Diabetes is a disease that affects millions of Americans everyday. As the years go on, diabetes is becoming more and more prevalent within America. Ongoing research is being done to gain valuable intellect on the disease and for the development of treatments for the disease. There are a few different causes of diabetes but each involves contact with insulin and insulin receptor on some level, since insulin and insulin receptor are involved in the pathway that regulates glucose levels within the body. The insulin/insulin receptor pathway is vital in maintaining homeostasis within the body. As greater information is gathered on the insulin receptor structure and how it functions a better understanding of treatments for diabetes can possibly be unlocked.
Insulin Receptor Gene
The insulin receptor has several defined exons that encode for various regions of the protein and knowing this information begins to allow for greater insight into the structure of insulin receptor. Origination of insulin receptor begins through proteolytic cleavage of the zymogen of insulin receptor (Seino et al., 1989). The insulin receptor is a homodimeric protein with α2β2 subunits (Huang et al., 2004). Upon analysis of cDNA, it was discovered that eleven exons make up the α subunit and 11 exons make up the β subunit (Seino et al., 1989). These exons lead to the specific characteristics that insulin receptor displays within its structure.
There is a plethora of research on insulin receptor structure since it has many vital functions within the body and because of its function or lack of function in such a prevalent disease as diabetes. As mentioned before insulin receptor is a homodimeric protein containing two α and two β subunits (Huang et al., 2004) The protein also contains disulfide bonds that secure the subunits to each other and secures its place in the cell membrane (Huang et al., 2004). It is a heavily glycosylated protein (Schaffer, 1994). The α subunit contains the binding region and is made up of 731 amino acids and has a molecular mass of 130 kDa (Seino et al., 1989; Lee and Pilch, 1994). The β subunit is 620 amino acids and has a molecular mass of 95 kDa (Seino et al., 1989; Lee and Pilch, 1994). The glycosylation may account for much of the molecular mass.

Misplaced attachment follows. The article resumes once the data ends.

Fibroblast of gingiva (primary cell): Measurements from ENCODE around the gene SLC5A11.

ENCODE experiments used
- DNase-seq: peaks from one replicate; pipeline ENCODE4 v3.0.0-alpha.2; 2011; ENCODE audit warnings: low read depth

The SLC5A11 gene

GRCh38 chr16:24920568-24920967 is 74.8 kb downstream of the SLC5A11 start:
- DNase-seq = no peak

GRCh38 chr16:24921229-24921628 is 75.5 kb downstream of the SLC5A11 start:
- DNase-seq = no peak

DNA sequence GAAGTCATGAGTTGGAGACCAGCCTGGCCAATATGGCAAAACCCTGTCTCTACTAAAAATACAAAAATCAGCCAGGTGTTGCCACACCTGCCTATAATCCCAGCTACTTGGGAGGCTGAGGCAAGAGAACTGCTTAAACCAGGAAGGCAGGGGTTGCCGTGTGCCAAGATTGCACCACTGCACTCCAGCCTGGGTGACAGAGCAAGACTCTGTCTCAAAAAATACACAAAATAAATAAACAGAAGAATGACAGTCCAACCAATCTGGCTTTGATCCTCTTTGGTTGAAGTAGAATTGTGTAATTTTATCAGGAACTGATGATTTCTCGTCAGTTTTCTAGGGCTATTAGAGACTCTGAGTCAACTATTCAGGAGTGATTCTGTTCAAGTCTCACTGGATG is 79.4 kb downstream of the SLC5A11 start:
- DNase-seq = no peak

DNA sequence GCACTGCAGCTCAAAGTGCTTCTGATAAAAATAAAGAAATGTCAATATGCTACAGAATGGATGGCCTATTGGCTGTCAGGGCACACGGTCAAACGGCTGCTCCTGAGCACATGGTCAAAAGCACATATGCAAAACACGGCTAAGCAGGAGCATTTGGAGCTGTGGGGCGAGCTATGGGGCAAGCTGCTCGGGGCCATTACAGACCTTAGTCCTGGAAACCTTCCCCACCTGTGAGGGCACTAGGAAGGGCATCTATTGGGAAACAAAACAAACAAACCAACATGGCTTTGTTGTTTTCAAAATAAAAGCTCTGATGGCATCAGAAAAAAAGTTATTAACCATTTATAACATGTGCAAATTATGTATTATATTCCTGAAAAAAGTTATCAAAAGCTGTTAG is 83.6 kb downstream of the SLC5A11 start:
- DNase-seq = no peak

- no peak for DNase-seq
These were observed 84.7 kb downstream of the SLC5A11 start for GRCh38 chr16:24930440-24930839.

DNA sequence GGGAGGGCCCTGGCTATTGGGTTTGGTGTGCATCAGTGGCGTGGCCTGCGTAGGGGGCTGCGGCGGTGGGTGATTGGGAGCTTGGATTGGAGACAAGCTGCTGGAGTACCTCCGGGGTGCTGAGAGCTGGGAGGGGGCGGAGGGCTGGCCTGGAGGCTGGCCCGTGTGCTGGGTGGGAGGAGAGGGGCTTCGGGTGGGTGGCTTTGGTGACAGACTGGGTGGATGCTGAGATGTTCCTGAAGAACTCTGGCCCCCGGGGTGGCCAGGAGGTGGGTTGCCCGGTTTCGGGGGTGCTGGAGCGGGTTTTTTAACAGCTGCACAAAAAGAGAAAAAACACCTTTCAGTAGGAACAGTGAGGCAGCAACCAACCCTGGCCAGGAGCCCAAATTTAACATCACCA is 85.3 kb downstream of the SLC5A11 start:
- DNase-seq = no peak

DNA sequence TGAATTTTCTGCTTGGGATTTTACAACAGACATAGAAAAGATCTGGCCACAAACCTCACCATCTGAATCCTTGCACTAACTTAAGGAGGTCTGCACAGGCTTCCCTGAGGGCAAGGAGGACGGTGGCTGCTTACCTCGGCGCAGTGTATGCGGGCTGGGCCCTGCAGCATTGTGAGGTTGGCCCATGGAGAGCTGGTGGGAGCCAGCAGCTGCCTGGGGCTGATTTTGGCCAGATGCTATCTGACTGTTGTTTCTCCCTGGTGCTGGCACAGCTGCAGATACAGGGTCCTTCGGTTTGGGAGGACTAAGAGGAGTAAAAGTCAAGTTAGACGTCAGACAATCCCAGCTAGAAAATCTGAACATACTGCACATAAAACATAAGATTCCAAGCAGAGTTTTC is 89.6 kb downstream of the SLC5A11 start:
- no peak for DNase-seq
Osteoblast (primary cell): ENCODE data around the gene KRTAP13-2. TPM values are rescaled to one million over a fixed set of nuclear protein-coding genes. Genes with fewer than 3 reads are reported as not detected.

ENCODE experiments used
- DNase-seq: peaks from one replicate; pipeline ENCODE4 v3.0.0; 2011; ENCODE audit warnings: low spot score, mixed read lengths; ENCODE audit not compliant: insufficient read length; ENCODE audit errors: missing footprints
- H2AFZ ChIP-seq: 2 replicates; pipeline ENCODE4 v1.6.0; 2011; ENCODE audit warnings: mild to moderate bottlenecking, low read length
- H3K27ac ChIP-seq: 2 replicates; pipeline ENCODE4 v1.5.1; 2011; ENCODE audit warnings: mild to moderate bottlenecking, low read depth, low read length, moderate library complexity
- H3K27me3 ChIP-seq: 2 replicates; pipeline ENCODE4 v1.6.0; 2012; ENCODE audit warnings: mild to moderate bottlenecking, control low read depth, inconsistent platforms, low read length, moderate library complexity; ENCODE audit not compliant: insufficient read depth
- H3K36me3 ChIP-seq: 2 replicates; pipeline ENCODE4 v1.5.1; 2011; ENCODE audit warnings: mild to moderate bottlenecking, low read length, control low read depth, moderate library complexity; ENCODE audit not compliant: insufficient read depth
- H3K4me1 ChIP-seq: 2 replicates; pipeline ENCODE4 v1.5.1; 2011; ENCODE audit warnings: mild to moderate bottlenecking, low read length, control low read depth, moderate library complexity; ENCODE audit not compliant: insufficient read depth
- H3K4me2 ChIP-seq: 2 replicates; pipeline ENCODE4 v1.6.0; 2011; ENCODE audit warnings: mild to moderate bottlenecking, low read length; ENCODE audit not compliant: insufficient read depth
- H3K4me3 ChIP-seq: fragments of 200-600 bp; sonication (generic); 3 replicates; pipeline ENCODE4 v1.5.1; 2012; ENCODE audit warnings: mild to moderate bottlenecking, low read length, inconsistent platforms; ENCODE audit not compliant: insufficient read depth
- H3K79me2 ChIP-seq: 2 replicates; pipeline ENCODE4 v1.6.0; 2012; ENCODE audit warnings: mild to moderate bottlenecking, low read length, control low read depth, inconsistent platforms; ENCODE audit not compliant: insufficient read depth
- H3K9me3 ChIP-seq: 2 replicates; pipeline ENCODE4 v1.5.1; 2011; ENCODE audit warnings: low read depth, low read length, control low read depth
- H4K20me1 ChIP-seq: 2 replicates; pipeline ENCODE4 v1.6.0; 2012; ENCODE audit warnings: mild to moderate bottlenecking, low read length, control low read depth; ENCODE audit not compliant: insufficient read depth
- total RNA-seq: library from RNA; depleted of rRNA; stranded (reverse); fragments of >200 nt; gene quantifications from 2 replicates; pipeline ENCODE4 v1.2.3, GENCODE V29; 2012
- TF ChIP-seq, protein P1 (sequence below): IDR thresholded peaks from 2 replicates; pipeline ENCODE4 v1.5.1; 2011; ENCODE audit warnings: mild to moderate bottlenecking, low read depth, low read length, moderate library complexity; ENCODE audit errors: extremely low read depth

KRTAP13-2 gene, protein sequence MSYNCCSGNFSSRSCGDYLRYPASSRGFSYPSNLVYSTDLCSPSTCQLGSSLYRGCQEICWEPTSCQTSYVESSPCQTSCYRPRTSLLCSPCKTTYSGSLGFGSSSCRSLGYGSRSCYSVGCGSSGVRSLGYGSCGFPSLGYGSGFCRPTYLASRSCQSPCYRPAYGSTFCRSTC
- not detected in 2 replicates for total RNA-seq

Insulin receptor protein is complex and it has the ability to cause a variety of different functions within the cell and the body. For example, insulin receptor is known as a tyrosine kinase receptor, which means that it is involved in an enzymatic family with functions in cellular division, in addition to having function in glucose maintenance within the body (Lee and Pilch, 1994; Schaffer, 1994). The main overall function is metabolic regulation of glucose (Lee and Pilch, 1994). It is well known the function of an enzyme is determined by its structure.
The β subunits are one of the major parts of insulin receptor. These β subunits are two heavily...